The understanding of NMs interactions with algal ecosystems is still in its infancy, and the present study, for the ?rst time, systematically investigated the impact of nTiO2 on the N-?xing cyanobacteria Anabaena variabilis. The observed impact and cyanobacteria–nTiO2 interactions are summarized in Table 1. Our results showed that nTiO2 exposure led to

Table 1. Summary of impacts of nTiO2 exposure on Anabaena variabilis morphology and intracellular structure observed at different nTiO2 dosed concentrations and exposure durations nTiO2 concentration and exposure time 1 mg/L Impact of nTiO2 on Anabaena variabilis morphology and intracellular structure S

50 mg/L 96 h ? ? ? ? ? ? ? 3h ? ? ? ? ? ? ? 24 h ? ? ? ? ? ? ? 48 h ? ? ? ? ? 96 h ? ? ? ? ? ?

150 mg/L 3h ? ? ? ? ? 96 h ? ? ? ? ? ?


48 h ? ?



Membrane disruption in vegetative and heterocysts cells Direct contact between nTiO2 and cellular membranes Increase of membrane mucilage with variable depth Internal plasma membrane disruption in heterocysts cells Opening of intrathylakoidal spaces Release of intracellular material (biomolecules, etc.) Appearance of membrane limited crystalline inclusions Membrane roughness increase, morphological changes Modi?cation of cellular mechanical properties nTiO2 diffusion through multilayered membrane

? ?

? ? ?

a b

Surface level. Intracellular level.


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observable alteration in various intracellular structures and induced a series of recognized stress responses, including production of ROS, appearance of and increase in the abundance of membrane crystalline inclusions, membrane mucilage layer formation, opening of intrathylakoidal spaces, and internal plasma membrane disruption. Quantitative AFM analysis revealed that algal cells surface morphology and mechanical properties were modi?ed, as indicated by the increase in cell surface roughness and shifts in cell spring constant upon nTiO2 exposure. Our high-resolution sequential TEM image analysis seems to suggest possible disaggregation of nTiO2 aggregates when in close contact with microbial cells, potentially as a result of biomolecules (e.g., DNA) excreted by organisms that may serve as biodispersant. The present study also showed evidence, for the ?rst time, from both TEM and Raman imaging that the internalization of nTiO2 particles through multilayered membranes in algal cells is possible; therefore, it may be transported along the ecological food web and ultimately impact important biogeochemical processes, such as the carbon and nitrogen cycle.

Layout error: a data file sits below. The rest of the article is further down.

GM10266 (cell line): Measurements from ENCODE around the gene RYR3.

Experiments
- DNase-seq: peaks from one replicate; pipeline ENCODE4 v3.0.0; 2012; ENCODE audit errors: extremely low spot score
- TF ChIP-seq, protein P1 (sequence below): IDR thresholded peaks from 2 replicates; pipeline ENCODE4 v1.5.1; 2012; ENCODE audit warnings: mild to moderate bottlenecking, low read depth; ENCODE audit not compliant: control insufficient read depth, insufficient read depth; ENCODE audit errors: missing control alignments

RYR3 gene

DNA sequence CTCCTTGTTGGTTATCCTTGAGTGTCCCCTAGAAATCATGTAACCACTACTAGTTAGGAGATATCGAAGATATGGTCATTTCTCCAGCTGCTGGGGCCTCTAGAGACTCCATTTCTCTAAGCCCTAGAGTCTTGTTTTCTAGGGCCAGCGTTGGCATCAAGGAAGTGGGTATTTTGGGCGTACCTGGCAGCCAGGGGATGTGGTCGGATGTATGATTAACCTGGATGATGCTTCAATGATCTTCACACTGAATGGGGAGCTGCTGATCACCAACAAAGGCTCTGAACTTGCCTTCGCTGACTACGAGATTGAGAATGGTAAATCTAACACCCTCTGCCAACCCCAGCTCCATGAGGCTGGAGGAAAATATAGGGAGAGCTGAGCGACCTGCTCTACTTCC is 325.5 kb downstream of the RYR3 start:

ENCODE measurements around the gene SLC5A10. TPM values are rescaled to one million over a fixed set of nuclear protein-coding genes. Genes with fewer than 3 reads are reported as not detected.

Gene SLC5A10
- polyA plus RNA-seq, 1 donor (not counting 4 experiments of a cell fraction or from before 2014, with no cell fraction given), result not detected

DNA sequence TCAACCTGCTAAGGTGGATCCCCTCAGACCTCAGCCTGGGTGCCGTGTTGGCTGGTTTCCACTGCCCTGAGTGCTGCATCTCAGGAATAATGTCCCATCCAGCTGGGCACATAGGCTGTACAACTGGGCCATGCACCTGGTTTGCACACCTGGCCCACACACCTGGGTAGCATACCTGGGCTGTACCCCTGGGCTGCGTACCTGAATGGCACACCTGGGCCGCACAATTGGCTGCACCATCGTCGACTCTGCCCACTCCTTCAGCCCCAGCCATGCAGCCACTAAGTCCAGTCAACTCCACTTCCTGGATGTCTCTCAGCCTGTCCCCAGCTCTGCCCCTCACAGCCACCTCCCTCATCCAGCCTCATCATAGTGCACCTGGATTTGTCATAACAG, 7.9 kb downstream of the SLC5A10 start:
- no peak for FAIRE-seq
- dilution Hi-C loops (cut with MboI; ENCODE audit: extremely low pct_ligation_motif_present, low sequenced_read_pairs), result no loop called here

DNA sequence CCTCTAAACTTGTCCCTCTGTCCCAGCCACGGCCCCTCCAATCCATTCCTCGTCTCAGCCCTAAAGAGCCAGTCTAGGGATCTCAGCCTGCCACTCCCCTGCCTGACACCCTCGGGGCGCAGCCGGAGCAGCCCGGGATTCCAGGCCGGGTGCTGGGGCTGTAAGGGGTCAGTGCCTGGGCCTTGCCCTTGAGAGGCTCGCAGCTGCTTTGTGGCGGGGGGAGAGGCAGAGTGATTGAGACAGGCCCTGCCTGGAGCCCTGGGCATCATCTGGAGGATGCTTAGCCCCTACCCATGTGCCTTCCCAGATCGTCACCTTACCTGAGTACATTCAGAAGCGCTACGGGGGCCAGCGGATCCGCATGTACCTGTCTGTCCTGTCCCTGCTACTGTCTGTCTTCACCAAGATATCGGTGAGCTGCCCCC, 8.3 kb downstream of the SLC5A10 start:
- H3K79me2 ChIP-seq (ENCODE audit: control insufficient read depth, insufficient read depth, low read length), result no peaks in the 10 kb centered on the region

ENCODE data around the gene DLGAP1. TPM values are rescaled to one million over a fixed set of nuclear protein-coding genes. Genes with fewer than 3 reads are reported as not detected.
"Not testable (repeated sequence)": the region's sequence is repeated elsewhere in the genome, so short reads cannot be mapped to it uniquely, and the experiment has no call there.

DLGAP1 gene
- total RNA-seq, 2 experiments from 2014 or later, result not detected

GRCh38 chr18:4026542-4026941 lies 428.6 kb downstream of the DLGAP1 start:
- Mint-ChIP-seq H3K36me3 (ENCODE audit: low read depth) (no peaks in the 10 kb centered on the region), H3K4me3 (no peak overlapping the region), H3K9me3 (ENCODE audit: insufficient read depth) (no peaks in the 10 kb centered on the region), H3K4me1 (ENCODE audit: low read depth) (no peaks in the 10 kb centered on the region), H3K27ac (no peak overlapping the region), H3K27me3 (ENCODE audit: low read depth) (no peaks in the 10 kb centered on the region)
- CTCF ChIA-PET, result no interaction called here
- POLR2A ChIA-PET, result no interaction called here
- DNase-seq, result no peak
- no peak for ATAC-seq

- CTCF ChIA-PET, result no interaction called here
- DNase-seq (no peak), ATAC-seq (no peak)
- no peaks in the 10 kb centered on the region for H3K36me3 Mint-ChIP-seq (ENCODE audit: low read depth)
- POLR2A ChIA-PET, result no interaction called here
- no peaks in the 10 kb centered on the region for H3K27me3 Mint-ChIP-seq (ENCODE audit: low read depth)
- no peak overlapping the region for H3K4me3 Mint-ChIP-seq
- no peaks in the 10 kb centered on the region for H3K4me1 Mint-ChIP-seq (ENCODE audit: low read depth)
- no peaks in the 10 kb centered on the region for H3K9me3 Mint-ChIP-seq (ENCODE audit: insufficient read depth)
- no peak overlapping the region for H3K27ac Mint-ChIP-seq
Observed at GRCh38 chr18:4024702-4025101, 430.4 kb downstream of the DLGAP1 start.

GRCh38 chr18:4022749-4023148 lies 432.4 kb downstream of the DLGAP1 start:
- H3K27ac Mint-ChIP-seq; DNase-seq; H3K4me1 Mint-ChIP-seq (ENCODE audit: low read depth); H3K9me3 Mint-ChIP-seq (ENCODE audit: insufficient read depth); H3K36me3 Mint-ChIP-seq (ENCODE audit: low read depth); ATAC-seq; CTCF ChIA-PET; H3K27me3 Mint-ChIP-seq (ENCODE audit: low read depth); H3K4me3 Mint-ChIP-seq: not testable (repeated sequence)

Acknowledgement—This work was supported by the National Science Foundation Nanoscale Science and Engineering Center (NSEC) for HighRate Nanomanufacturing (NSF grant 0425826). We are grateful to Kai-tak Wan and his student Xin Wang (Northeastern University) for their assistance in the AFM analysis and to Dhimiter Bello and his student Anoop Pal (University of Massachusetts, Lowell) for DLS analysis. We are grateful to William Fowle from Northeastern University for his assistance with the TEM imaging.


Figure S1. Intracellular reactive oxygen species (ROS) production in Anabaena variabilis cells exposed to various concentration of nTiO2 ranging from 0 to 200 mg/L. Figure S2. Electronmicrographs showing the effects of nTiO2 exposure on Anabaena variabilis membranes in vegetative cell and heterocyst. Figure S3. Transmission electron microscopy (TEM) images showing nTiO2 aggregates and possible disaggregation in immediate adjacent area next to three distinct Anabaena variabilis cells exposed to 1 mgTiO2/L and 50 mgTiO2/L for 96 h. (630 KB PDF).